In an OU Research Excellence Awards (REA) first, one winner will be decided externally. New to 2022, the People’s Choice Award asks the public to choose the person or project they feel has made the most significant difference when addressing societal challenges.
Dr Jitka Vseteckova, a Senior Lecturer from the WELS School of Health, Wellbeing and Social Care (HWSC), is one of four academics nominated. Her Ageing Well Public Talks (AWPT) Series was started in response to the world’s rapidly ageing population, with the series encouraging both the young and old to take positive steps to improve their ageing experience. To date, more than 30,000 people have engaged with the series, with a portfolio of work that has spanned across the UK, Europe and Asia.
Here Jitka tells WELS News about the project’s journey so far, and what it feels like to be nominated.
And if your mind is already made up, cast your vote for Jitka and the AWPT Series now.
Q. Jikita, what has it been like to create a project that engages with the public on such a large scale?
The AWPT Series represents the culmination of my research and teaching experience, coupled with my drive to make a substantial impact on people’s lives and enable our health and social-care systems to use resources efficiently. What this does, quite naturally, is improve health and quality of life outcomes at population level – especially for those who do not actively seek to improve their health.
The timing seems to be perfect for an intervention that takes all known barriers into account to engage wide and diverse audiences, especially when inviting representatives from diverse populations to shape the direction, co-production and delivery of the programme of talks.
The AWPT Series didn’t start big but is growing fast, due to excellent networking, popularity of the model of the Five Pillars for Ageing Well and the incredible input and co-production with our national and international collaborators. The programme has achieved excellent momentum because of the motivation of all involved in its co-production, and because of the significant and palpable need for this intervention across communities and borders.
Q. As well as being nominated for a REA People’s Choice Award, you were also shortlisted for the Best External Collaboration and Knowledge Exchange Award. What benefits have you found from knowledge-exchange exercises?
I have always been passionate about sharing the knowledge and experiences I acquire, as well as learning from other people. The AWPT Series sits in the forefront of knowledge exchange particularly because of the strong agenda of co-production and direct dissemination.
It has been, so far, an extraordinary journey of engagement with people’s life stories. We are striving to make a positive impact and support everyone with their aspirations – whether it’s leading a healthier life in their 30s to maintain an attractive appearance, or making positive steps towards staying healthy for longer in their 70s to spend more time with family outdoors.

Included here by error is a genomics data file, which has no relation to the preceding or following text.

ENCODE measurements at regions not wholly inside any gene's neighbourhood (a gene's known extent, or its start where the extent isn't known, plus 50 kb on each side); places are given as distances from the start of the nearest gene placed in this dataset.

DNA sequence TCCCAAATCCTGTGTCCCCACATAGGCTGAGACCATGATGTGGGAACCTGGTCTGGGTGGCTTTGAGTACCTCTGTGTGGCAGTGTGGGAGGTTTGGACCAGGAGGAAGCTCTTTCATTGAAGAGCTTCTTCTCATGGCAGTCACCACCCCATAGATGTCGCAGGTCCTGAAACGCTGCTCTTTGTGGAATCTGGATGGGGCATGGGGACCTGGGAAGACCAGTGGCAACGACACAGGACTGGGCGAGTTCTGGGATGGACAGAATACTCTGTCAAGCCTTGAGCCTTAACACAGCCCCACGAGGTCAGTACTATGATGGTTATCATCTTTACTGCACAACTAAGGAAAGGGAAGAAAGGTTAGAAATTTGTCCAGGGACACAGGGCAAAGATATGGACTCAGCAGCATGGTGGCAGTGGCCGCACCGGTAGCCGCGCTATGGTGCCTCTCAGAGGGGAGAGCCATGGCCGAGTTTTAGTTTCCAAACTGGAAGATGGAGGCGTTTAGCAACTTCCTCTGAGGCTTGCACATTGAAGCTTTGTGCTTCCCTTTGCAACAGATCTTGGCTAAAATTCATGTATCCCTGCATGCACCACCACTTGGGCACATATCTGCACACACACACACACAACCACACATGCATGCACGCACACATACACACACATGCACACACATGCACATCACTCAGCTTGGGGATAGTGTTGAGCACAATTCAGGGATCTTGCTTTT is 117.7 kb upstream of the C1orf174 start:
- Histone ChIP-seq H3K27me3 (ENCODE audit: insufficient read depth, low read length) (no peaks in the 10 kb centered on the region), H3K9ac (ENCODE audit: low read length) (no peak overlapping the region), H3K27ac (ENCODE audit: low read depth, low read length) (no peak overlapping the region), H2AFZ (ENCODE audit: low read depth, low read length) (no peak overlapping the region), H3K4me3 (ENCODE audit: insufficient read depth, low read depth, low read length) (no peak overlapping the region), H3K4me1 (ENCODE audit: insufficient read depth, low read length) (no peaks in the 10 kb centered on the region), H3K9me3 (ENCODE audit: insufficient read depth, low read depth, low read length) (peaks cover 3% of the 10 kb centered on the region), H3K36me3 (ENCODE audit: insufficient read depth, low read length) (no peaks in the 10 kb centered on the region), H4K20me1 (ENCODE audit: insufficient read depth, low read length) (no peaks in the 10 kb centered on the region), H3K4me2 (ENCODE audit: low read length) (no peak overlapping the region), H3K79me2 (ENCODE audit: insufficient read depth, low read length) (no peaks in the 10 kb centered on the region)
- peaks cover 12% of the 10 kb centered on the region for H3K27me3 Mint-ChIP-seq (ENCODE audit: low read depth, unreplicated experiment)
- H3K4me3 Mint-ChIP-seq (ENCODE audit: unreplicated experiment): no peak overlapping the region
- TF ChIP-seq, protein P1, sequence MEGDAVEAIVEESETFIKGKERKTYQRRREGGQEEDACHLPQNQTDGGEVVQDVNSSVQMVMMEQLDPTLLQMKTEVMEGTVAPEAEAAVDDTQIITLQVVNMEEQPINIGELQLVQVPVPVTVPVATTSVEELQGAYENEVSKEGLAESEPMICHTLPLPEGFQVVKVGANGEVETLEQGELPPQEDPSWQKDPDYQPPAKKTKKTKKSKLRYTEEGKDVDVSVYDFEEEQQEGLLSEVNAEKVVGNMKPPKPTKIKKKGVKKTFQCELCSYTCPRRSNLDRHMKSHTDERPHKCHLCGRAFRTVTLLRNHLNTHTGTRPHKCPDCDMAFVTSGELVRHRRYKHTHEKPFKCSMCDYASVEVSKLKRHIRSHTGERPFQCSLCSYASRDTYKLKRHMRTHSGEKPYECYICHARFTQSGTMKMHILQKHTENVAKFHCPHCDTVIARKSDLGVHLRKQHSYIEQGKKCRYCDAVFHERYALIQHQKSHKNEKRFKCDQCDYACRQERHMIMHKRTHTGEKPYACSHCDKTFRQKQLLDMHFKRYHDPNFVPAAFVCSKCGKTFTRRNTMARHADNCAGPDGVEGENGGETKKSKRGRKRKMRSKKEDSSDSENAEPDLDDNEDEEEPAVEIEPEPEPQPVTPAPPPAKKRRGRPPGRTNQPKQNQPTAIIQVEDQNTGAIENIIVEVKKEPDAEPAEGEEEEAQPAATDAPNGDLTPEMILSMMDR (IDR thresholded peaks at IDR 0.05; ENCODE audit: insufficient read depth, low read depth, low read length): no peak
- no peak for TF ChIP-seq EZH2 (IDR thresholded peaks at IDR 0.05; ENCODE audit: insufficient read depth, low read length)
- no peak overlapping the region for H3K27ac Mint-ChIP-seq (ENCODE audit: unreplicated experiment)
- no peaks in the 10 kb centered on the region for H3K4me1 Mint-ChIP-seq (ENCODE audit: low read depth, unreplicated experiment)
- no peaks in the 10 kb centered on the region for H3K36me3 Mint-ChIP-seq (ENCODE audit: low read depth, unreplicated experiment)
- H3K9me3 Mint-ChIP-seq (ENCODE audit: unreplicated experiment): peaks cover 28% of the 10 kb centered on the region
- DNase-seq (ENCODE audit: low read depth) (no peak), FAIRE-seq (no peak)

Q. The project, like most of life, was affected by the Covid-19 pandemic. What impact did it have?
Covid-19 provided an opportunity as many people had time to reflect on the natural need to stay active and healthy. As a team, we adjusted quickly and moved the AWPT Series provision online. Due to incredible support by The Open University, we were still able to make short films, record, live-stream and share talks and the overall portfolio of work in a way that was quite unprecedented. As time went by and everyone became more acquainted with online communication, our participants – sometimes surrounded or supported by their family – became more relaxed, and the online sessions became a platform that combatted loneliness.
Working online enabled us to bring the talks to audiences that we would not necessarily engage with if it wasn’t for Covid and the resulting general populations’ increasing acquaintance with online communication. We are very glad that we were able to share our series with people in Scotland, Greece, Czech Republic, Spain, France and China. This taught us to think fast, think big and think globally in terms of audiences so suddenly there were no limits to where we could deliver to.
This experience made it clear that we need to keep an online element to the programme even when we resume face-to-face talks.
Q. Finally, what would it mean to win at this year’s OU Research Excellence Awards?
It is truly a privilege and an honour to be shortlisted for both awards. I see it as a wonderful opportunity to showcase the excellent work we are all doing at The Open University. All colleagues, whether they have been nominated and/or shortlisted, are making incredible impact through the research and knowledge-exchange projects they are working on and the audiences they engage.
In addition, the People’s Choice Award has considerable potential to draw wide and public attention to the excellence that the OU is achieving in tackling social inequalities by making education – in all its forms and shapes – available to all.
Voting for the 2022 REA People’s Choice Award is now live. Cast your vote before voting closes on 3 October.
Find out more about Jitka’s research in the video below.